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Area Day – Laudate Deum

by Bea McMahon, RSHMCategory: Updates

sisters seated theater-style in our media room looking towards front as they listen to presenter

Central to the program for the Eastern American Area gathering on December 9 was a video of the October 12, 2023, Georgetown University Public Dialogue “Caring for the Environment and Each Other: Pope Francis’ Follow-up to Laudato Si’.” The video presented an urgent conversation among five exceptional leaders discussing the renewed challenges and new questions posed by the pope’s follow-up exhortation, Laudate Deum (Praise God)which contains the pope’s strongest language on climate change. The panel’s dialogue reached more than 2,000 people in-person and online.

Christiana Zenner, associate professor of theology at Fordham University in New York, called the document “a challenge of the heart,” noting sobering passages such as the following: “We must move beyond the mentality of appearing to be concerned but not having the courage needed to produce substantial changes. We know that at this pace in just a few years we will surpass the maximum recommended limit in worldwide temperature increase of 1.5 degrees Celsius and shortly thereafter even reach 3 degrees Celsius with a high risk of arriving at a critical point.”

None of this surprised Sharon Lavigne, who leads Rise St. James, a faith-based environmental justice group in the Louisiana region known as “Cancer Alley” from the effects of industrial pollution.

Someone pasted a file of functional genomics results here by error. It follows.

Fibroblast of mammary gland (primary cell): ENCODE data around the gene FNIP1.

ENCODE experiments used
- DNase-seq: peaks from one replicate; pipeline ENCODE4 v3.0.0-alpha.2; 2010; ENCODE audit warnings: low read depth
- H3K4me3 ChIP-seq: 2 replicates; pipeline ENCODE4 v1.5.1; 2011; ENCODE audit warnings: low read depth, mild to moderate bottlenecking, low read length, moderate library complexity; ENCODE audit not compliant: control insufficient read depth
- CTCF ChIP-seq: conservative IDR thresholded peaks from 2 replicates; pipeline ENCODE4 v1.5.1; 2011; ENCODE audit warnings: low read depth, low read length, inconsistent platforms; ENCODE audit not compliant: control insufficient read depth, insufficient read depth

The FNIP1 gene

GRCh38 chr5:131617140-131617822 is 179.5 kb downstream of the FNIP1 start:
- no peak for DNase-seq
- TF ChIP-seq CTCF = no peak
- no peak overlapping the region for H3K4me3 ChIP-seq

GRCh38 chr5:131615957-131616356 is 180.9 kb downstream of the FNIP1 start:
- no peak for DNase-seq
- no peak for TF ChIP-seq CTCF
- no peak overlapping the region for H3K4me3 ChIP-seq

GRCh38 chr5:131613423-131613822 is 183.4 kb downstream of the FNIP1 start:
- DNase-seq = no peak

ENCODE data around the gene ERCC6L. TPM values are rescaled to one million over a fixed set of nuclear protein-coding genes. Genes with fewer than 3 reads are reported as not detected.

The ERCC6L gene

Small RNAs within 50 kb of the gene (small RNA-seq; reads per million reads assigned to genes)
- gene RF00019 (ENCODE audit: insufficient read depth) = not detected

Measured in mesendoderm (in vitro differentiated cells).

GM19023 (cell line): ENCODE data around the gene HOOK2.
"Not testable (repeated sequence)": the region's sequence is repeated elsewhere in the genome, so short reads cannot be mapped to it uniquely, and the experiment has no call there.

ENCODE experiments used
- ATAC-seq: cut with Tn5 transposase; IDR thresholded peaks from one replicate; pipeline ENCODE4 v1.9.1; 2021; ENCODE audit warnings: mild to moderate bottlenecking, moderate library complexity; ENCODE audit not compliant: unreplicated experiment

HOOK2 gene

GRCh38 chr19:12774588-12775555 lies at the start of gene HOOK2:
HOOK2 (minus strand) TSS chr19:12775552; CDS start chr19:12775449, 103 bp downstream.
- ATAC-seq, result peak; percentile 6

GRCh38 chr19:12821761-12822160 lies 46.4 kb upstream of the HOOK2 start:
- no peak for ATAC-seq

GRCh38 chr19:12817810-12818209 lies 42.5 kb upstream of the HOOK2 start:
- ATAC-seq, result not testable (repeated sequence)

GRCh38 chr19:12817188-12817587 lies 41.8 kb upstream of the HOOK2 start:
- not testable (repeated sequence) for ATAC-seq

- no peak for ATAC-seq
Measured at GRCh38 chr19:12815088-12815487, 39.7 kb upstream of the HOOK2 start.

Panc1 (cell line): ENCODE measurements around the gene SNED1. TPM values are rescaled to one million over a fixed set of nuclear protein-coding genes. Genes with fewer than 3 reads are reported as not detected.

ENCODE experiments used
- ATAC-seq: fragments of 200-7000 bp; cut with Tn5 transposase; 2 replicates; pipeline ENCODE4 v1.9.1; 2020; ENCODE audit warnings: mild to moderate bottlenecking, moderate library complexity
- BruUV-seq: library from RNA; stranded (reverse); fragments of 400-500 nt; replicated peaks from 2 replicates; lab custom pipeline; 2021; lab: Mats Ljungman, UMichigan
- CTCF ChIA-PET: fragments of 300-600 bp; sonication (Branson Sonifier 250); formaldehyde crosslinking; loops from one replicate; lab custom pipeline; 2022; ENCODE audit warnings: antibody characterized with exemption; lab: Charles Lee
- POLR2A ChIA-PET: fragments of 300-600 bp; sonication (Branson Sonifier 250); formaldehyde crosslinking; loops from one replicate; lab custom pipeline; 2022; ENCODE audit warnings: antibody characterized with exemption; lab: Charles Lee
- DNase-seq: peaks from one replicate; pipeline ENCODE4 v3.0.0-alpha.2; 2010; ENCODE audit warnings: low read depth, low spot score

On the panel, Ms. Lavigne drove home the real effects of pollution. Her neighbors eventually realized they were being poisoned by a massive Formosa Plastics plant.

Her area’s elected officials, she said, feel beholden only to industry. “We will not be able to breathe. We will not be able to live. This is genocide,” she said.

Lavigne, the 2022 Laetare Medal recipient from the University of Notre Dame in Indiana, said of the corporate polluters, “We are being sacrificed so they can make a profit.”

John Mundell, director of the Laudato Si’ Action Platform, acknowledged both the emotion and urgency expressed in the new document. “Pope Francis is challenging us to live a more authentic faith life.”

“In the eight years since the pope’s encyclical Laudato Si’, On Care for Our Common Home, “we’ve not seen significant progress,” said Jose Aguto, executive director of Catholic Climate Covenant, a nonprofit group based in Washington, DC. “So he wants us to step into this work [using] a lot of courage.”

Aguto observed that the exhortation is aimed particularly at Americans when it states, “If we consider that emissions per individual in the United States are about two times greater than those of individuals living in China, and about seven times greater than the average of the poorest countries, we can state that a broad change in the irresponsible lifestyle connected with the Western model would have a significant long- term impact.”

His concluding statement underlines the centrality of Pope Francis’ challenge: “The document makes it clear that caring for the environment is integral to our faith.”

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